About the Speaker: H. J. Melosh is a Distinguished Professor of Earth, Atmospheric and Planetary Science at Purdue University in West Lafayette, IN.  He also holds appointments in the departments of Physics and Astronomy and Aeronautical and Aerospace Engineering at Purdue. 

He received an AB degree in Physics from Princeton University in 1969 and a PhD in Physics and Geology from Caltech in 1973.  His principal research interests are impact cratering, planetary tectonics, and the physics of earthquakes and landslides.  His recent research includes studies of the giant impact origin of the moon, the K/T impact that extinguished the dinosaurs, the ejection of rocks from their parent bodies and the origin and transfer of life between the planets.  He was a science team member of NASA’s Deep Impact mission that successfully cratered comet Tempel 1 on July 4, 2005 and flew by comet Hartley 2 on November 9, 2010. He was also a Co-Investigator of the GRAIL mission that returned detailed data on the Moon’s gravity field.

Professor Melosh is a Fellow of the Meteoritical Society, the Geological Society of America the American Geophysical Union and American Association for the Advancement of Science.  He was awarded the Barringer Medal of the Meteoritical Society in 1999, the Gilbert prize of the Geological Society of America in 2001 and the Hess Medal of the American Geophysical Union in 2008.  He was a Guggenheim Fellow in 1996-1997 and a Humboldt Fellow at the Bavarian Geological Institute in Bayreuth, Germany, in 2005-2006. Asteroid #8216 was named “Melosh” in his honor.  He was elected to the U.S. National Academy of Sciences in 2003 and the American Academy of Arts and Sciences in 2011.  In 2014 he received the McCoy award of Purdue University, Purdue’s highest science award.

He has published approximately 200 technical papers, edited two books and is the author of a major monograph, Impact Cratering:  A Geologic Process and a text “Planetary Surface Processes” with Cambridge University Press.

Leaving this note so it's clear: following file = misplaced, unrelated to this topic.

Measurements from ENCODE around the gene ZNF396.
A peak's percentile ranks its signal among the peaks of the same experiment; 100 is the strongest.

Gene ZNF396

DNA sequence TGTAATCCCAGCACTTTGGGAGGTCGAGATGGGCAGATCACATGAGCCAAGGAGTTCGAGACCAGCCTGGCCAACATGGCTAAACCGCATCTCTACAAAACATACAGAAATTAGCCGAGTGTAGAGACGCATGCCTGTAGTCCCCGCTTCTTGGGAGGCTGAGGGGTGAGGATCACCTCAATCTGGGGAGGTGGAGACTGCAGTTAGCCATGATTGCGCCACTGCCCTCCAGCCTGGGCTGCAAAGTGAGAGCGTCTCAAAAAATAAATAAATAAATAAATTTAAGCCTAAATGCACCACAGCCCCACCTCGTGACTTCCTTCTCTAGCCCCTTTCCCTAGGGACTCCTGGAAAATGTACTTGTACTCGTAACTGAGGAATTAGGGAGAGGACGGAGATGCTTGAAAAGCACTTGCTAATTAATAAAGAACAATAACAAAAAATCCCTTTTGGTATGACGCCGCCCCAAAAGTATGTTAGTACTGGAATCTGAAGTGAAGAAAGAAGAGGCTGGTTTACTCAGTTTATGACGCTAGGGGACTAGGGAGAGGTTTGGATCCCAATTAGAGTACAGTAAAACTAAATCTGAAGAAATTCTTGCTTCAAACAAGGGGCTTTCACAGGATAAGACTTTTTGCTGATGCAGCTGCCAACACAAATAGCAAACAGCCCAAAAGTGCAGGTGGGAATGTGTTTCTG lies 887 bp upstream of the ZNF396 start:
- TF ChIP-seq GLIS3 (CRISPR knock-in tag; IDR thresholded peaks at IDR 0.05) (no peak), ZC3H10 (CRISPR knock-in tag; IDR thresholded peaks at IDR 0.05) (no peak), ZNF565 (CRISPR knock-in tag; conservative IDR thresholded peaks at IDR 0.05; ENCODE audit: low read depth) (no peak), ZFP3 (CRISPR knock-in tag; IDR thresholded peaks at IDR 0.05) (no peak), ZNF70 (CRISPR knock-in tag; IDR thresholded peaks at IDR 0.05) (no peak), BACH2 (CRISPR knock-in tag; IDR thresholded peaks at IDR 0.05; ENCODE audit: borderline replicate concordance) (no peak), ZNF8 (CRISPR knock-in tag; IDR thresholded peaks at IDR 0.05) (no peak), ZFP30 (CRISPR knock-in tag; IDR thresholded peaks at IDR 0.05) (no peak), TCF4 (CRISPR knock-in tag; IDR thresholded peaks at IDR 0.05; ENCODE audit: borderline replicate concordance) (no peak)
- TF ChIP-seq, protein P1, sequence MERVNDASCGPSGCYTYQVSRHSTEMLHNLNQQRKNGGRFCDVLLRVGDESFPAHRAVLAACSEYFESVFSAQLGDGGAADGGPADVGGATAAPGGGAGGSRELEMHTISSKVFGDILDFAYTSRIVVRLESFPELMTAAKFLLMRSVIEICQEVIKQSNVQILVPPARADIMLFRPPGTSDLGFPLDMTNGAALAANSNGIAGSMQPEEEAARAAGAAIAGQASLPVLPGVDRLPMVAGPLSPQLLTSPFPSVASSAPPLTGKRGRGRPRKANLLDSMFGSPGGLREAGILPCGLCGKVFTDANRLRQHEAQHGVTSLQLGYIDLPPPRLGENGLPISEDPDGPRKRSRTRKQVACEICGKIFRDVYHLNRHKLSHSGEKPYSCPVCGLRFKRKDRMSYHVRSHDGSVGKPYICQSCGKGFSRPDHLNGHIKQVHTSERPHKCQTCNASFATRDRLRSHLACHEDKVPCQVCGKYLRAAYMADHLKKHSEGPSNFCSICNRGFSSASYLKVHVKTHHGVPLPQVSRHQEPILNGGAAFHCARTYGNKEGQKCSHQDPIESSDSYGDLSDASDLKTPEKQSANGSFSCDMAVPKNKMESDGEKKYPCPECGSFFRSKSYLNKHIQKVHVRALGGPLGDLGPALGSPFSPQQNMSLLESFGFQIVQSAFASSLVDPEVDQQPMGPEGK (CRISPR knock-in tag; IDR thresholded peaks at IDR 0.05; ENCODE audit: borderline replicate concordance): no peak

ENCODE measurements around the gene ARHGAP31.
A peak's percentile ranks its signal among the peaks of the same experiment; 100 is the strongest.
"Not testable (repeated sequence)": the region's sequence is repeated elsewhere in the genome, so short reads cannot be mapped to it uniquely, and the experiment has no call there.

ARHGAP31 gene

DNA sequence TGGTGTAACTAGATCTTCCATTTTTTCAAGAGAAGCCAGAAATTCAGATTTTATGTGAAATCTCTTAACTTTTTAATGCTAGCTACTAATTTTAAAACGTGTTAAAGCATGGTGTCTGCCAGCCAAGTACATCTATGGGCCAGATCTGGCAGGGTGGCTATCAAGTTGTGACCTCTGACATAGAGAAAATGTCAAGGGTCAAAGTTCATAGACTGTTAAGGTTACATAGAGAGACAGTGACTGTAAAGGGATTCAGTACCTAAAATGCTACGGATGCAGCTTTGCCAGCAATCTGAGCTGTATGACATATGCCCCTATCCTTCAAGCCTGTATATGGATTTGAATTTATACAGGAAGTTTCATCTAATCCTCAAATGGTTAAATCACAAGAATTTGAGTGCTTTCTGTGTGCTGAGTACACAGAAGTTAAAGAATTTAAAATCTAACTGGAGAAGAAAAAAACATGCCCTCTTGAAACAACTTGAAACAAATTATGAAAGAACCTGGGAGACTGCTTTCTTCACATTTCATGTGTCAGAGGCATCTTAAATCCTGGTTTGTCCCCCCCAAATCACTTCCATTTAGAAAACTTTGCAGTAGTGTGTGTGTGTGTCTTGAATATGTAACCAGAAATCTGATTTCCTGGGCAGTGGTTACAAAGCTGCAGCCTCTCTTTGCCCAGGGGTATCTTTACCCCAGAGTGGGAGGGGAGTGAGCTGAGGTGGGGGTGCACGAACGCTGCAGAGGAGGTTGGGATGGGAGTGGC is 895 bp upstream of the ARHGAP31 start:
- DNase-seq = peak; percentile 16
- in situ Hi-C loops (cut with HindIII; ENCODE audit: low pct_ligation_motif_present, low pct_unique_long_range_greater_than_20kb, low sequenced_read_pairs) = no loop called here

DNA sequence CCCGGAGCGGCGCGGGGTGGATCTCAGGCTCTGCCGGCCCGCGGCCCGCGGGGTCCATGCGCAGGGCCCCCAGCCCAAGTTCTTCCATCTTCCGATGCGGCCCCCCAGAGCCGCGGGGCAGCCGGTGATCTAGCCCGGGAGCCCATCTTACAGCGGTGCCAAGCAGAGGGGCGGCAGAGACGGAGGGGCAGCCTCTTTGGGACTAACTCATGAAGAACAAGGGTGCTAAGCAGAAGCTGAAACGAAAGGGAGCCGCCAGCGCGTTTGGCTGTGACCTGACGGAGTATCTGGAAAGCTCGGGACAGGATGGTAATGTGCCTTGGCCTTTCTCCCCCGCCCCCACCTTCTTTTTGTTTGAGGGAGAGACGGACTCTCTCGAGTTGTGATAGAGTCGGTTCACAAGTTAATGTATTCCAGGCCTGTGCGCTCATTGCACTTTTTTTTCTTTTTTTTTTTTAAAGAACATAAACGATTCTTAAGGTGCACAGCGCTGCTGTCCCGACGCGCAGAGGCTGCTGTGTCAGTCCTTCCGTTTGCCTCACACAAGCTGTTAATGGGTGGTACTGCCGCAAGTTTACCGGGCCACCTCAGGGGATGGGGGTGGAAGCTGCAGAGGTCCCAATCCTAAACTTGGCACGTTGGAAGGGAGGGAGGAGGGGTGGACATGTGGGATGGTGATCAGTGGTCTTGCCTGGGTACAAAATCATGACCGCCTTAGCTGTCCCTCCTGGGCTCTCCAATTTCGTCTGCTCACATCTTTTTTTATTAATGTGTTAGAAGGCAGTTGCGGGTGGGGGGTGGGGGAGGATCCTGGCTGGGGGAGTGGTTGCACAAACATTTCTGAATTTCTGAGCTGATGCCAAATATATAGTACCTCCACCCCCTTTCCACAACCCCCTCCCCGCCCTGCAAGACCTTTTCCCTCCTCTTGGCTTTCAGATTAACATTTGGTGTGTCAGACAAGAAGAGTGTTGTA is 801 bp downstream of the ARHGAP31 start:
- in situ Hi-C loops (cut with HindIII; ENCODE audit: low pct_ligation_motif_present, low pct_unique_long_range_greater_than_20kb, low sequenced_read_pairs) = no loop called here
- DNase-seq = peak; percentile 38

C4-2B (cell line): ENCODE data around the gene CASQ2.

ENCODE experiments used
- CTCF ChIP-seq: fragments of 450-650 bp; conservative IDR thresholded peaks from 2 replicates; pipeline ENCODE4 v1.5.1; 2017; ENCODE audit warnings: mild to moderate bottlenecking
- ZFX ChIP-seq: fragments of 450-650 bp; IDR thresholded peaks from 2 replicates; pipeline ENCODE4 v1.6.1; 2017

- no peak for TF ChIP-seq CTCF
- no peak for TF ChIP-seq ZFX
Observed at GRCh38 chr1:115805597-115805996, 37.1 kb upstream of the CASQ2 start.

Animation in Medical Communication
Tuesday, October 2
12:30 PM – 2:00 PM EDT
CIC Cambridge, 1 Broadway, Havana, 5th Floor, Cambridge
Whether presenting an idea to stakeholders or selling a finished product to customers, a picture can convey a message in ways that no amount of words ever could. Medical Animation speaks volumes, to convey your message or data in an easily understood visual medium. The process makes your products come alive, in ways reading manuals cannot.

Reading about anatomy is one thing, but seeing it presented graphically is quite another. Traditionally, these concepts would be presented in examination rooms and operating theatres where they would come to life. Now, it can safely be presented via a computer, as 3D data visualizations, minimizing risk and helping the student meet the challenge of learning and retaining complex subjects. Regardless of the course or product, Animation will bring your message across in a way books alone cannot accomplish as easily or painlessly.

In addition, 3D animations are an excellent way to present your ideas to the important and influential people needed for your success. Visualized concepts are far easier to understand and are more persuasive than reading reams of technical/scientific jargon.


Current State of U.S. Immigration: Trends, Policy Issues, and Public Opinion
Tuesday, October 2
MIT, Building E40-496, 1 Amherst Street, Cambridge

Neil G. Ruiz is associate director of global migration and demography at Pew Research Center. He studies the international movement of people across borders, the impact of migration on sending and receiving countries, high-skilled immigration to the U.S., and comparative immigrant visa systems. Prior to joining the Center, Ruiz was the executive director of the Center for Law, Economics & Finance at George Washington University, and he has also worked as a migration expert at the Brookings Institution, the World Bank and the Asian Development Bank. He received his doctorate in political science with a specialization in political economy from the Massachusetts Institute of Technology and a master’s degree in economic history from Oxford University. Ruiz regularly speaks about U.S. immigration and international migration research with major print and broadcast media.